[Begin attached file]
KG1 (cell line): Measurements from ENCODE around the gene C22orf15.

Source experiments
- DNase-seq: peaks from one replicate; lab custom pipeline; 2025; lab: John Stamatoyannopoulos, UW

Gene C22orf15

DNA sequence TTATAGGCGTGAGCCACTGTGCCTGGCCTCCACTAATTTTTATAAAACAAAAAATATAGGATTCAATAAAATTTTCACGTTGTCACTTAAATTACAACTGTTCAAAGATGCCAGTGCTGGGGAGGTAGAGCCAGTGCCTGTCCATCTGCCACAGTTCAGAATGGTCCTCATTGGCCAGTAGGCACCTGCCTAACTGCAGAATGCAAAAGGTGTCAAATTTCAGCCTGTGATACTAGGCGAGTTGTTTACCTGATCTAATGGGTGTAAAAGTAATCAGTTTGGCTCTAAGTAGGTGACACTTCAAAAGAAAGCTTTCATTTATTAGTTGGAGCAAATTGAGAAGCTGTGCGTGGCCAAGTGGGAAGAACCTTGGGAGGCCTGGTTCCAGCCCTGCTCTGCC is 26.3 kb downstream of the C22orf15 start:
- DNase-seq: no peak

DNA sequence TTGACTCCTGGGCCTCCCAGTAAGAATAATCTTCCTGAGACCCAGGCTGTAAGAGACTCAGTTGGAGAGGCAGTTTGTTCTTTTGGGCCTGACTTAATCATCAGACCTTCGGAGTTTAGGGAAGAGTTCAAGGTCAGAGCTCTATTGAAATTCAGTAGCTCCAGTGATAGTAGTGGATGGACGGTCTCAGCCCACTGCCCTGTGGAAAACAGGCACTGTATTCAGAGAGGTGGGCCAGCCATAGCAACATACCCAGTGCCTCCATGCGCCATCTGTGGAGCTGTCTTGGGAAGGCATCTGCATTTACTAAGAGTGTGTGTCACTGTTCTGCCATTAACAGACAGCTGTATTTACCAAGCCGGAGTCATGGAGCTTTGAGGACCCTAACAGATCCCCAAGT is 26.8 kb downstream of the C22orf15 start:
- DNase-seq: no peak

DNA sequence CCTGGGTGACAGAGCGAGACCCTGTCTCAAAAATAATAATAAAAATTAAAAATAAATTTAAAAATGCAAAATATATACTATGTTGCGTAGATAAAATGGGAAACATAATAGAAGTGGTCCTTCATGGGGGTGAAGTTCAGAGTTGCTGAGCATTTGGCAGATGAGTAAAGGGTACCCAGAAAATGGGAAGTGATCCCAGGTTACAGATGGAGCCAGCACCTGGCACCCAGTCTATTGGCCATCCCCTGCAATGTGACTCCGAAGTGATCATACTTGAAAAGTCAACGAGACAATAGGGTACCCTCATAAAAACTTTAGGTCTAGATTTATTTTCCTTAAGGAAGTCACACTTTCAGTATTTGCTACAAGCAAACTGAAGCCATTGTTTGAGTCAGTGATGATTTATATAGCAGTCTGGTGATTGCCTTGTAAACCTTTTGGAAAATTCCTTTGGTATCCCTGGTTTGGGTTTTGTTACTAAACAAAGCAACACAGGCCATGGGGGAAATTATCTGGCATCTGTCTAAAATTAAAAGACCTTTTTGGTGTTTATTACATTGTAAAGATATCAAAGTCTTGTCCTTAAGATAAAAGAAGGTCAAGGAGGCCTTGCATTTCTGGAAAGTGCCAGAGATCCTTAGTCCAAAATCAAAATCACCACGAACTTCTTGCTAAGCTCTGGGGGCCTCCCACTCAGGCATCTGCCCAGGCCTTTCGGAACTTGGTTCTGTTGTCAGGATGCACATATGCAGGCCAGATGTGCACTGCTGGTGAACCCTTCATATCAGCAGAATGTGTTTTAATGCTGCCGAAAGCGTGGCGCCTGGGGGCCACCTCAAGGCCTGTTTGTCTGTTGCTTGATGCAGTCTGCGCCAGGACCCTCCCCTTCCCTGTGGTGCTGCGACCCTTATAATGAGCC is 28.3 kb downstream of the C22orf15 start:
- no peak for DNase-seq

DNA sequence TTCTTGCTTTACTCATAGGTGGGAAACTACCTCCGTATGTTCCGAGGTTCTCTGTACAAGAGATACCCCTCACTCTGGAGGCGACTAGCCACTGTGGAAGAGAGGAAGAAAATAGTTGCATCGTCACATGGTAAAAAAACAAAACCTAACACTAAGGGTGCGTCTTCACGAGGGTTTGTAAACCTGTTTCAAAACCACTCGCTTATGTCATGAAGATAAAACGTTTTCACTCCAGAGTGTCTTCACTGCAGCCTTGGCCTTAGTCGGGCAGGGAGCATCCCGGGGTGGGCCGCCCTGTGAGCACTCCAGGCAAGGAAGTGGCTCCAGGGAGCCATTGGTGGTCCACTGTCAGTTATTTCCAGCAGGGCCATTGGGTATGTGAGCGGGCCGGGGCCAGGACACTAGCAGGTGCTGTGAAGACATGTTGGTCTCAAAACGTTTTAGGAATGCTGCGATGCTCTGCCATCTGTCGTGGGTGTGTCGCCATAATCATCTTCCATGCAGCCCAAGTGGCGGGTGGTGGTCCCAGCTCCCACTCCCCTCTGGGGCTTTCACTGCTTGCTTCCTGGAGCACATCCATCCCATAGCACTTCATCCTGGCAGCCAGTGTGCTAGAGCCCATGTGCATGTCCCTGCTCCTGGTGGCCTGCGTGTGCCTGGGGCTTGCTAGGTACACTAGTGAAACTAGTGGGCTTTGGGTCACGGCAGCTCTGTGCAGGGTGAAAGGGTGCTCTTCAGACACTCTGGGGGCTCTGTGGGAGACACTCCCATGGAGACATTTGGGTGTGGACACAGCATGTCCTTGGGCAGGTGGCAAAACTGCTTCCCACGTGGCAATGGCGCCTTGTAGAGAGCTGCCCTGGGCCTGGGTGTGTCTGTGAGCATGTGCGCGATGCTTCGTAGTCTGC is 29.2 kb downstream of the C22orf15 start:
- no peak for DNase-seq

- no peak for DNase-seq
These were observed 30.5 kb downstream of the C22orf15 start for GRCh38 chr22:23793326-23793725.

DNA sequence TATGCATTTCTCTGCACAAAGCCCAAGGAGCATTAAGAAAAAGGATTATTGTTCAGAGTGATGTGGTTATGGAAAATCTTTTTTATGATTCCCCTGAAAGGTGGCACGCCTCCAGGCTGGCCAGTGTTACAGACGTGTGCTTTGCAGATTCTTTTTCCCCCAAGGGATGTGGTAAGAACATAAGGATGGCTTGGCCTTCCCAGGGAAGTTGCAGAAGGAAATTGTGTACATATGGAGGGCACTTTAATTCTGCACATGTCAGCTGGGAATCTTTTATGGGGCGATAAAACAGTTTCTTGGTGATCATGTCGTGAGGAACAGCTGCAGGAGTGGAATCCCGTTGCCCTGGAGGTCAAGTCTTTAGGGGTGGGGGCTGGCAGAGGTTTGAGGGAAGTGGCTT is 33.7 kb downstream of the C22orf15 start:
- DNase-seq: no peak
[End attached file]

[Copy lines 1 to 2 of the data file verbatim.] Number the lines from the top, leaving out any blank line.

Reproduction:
KG1 (cell line): Measurements from ENCODE around the gene C22orf15.

Source experiments